So for a field that requires yes, no, or maybe as an answer, select “List of items,” then enter “yes,no,maybe.”
Importing images to Webflow CMS via CSV import
Importing images to the current Webflow CMS is a little tricky. It won’t yet upload the images to your Asset Manager, so you’ll need to do one of three things:
Download all the images you need to a single folder, then manually upload them to each Collection item, or
Import the image URLs to the CMS as plain text fields. You’ll then add them to your design as embeds.
Import the image URLs to the CMS as image fields. This is a stable and effective option, but depending on your content model, may require too many image fields.
Option 1 can be a little more labor-intensive, but it’s also the most robust and flexible. With Option 1 you won’t need to worry about the image URLs changing in the future, assuming they’re on an external URL.
If you still don’t like option 1, you can approach option 2 in 3 different ways:
Grab image URLs from a stable place. For example, if you’re curating a collection of websites and displaying their logos, use the image URLs referenced by the logo instance in the navbar.
Download all the images you need and upload them to another file management system. You can then copy the image’s URLs from there, using the plain text field + embed method mentioned above. You could use another website you own, or a Dropbox or Drive folder.
Download all the images you need, then upload them to Webflow’s Asset Manager. You can then copy the image URLs from your Asset Manager instead of the source site or a public file folder. But at this point you might as well skip all the messing with image URLs and embeds and just add them to the Collection items directly!
So, again, while you’ve got options, I highly recommend taking the time to upload the images directly to the Collection items, unless you’re sure you can provide a stable URL to embed from. (Though I’ll cop right now to being lazy on my latest curation project.)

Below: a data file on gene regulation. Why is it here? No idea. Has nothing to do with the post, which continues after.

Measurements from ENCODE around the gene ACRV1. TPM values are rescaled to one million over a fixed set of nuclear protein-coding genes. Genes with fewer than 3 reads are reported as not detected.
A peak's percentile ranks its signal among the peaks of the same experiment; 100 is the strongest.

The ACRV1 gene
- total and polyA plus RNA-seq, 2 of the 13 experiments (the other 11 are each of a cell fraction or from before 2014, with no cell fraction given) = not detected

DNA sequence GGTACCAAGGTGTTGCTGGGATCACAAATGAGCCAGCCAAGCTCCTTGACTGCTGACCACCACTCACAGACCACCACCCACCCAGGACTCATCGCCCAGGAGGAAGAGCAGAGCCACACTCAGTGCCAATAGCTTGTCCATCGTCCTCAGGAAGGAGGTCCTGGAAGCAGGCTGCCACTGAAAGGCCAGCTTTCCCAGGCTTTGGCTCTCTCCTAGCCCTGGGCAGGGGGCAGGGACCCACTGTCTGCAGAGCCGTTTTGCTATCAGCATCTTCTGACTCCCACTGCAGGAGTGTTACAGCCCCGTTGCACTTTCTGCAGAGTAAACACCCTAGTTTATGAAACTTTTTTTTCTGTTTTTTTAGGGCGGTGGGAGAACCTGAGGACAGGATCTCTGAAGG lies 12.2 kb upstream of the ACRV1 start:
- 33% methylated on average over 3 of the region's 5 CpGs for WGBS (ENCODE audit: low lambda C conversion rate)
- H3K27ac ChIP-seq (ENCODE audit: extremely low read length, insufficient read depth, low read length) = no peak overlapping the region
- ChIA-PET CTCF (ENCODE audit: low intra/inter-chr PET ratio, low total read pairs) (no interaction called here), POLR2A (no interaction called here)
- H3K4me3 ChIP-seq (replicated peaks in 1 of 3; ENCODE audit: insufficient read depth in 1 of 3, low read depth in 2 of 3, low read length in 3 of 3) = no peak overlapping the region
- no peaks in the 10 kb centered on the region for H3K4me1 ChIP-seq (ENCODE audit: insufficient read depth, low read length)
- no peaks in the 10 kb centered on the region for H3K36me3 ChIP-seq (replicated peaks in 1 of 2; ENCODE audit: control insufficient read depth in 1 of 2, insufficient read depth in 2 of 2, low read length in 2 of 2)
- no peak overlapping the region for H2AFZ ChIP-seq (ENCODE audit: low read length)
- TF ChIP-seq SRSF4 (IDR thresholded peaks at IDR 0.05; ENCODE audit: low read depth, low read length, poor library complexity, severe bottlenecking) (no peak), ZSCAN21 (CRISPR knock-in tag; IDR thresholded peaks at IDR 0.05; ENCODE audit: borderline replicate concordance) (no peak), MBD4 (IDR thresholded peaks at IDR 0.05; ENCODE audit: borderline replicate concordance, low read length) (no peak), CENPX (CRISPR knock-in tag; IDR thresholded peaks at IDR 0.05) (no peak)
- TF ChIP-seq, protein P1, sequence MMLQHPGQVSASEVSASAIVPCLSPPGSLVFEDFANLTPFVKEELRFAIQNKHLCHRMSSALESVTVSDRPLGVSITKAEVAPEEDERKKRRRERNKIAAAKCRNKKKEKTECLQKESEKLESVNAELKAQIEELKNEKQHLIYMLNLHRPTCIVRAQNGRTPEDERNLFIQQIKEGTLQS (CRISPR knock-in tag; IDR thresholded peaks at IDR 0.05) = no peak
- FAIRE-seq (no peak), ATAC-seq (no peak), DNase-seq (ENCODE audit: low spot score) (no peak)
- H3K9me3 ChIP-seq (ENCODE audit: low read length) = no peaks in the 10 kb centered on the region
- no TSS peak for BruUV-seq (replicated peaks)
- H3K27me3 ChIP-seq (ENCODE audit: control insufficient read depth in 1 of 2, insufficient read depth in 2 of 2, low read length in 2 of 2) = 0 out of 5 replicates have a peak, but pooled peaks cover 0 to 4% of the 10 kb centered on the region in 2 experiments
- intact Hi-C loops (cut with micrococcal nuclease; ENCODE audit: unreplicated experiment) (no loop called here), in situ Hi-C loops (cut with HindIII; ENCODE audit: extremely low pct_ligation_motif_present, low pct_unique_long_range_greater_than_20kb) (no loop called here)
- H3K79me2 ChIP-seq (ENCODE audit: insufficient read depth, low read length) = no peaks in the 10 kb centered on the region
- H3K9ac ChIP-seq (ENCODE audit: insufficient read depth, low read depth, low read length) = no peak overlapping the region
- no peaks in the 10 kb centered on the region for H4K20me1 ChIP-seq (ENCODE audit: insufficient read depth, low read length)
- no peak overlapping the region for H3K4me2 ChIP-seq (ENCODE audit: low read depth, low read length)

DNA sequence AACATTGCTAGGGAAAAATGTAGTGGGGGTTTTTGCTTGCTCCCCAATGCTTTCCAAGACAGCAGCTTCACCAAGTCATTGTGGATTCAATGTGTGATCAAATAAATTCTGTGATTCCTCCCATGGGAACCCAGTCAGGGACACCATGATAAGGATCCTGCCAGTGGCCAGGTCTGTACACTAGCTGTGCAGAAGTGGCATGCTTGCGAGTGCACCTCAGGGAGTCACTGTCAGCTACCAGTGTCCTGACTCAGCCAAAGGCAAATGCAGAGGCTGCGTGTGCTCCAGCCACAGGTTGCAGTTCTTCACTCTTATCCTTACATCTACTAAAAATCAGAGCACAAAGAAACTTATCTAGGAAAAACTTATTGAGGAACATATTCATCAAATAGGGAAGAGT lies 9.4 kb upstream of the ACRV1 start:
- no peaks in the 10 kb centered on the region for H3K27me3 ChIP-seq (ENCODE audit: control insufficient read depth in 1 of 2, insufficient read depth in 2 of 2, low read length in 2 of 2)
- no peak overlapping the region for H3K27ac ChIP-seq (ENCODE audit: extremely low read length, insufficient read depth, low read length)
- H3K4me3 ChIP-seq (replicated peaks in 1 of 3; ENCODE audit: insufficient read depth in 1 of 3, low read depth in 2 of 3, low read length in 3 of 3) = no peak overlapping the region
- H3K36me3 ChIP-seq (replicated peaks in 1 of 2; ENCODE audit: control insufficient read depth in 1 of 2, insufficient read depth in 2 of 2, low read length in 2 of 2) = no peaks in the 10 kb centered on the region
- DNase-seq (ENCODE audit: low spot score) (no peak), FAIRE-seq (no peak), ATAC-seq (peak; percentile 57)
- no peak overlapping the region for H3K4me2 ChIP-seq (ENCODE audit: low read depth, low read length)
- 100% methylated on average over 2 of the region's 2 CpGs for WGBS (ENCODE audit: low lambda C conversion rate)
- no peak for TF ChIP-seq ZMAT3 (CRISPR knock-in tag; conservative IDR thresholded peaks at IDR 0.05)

If you’re dead-set on using the URL-embed method, here’s what the custom code looks like in the embed:
Where the “logo link” is a dynamic reference to the plain text field of the same name in my Collection, which contains the image URLs from the logos on sites I’m curating. If I want the image to link to a destination, I’d just add that destination in the quotation marks after href.
Import your content to Webflow CMS
Okay, now that you’ve modeled your content, plus picked a design pattern and feature set, you’re finally ready to hop into Webflow.
Here’s a step-by-step breakdown:
Step 1: Prep your CSV
First, export your spreadsheet to CSV. If you’re using Sheets, just go to File > Download as > Comma-separated values (.csv, current sheet).
Your browser will then download the file, so you can save it wherever you’d like.
Step 2: Upload your CSV to Webflow CMS
With a CSV of content ready, you can import it to either a new or existing Collection. Before you upload your CSV, compare it to your Collection fields to make sure they match up, and make any necessary changes. You can always tell the CMS to not import any fields you don’t need.
Then, just follow the steps in the CMS!
Note: The CSV importer can only handle files below 4MB in size. If you have a massive sheet, split it up into as many tabs as you need, then export each tab as it’s own spreadsheet and import them one by one.
Step 3: Start designing your content
By now, you should have a shiny new Collection full of content you didn’t have to enter manually. Feels good, right?
Now go forth, and have fun designing! Oh, and if you’ve built any curation sites with Webflow CMS yourself, we’d love to see them!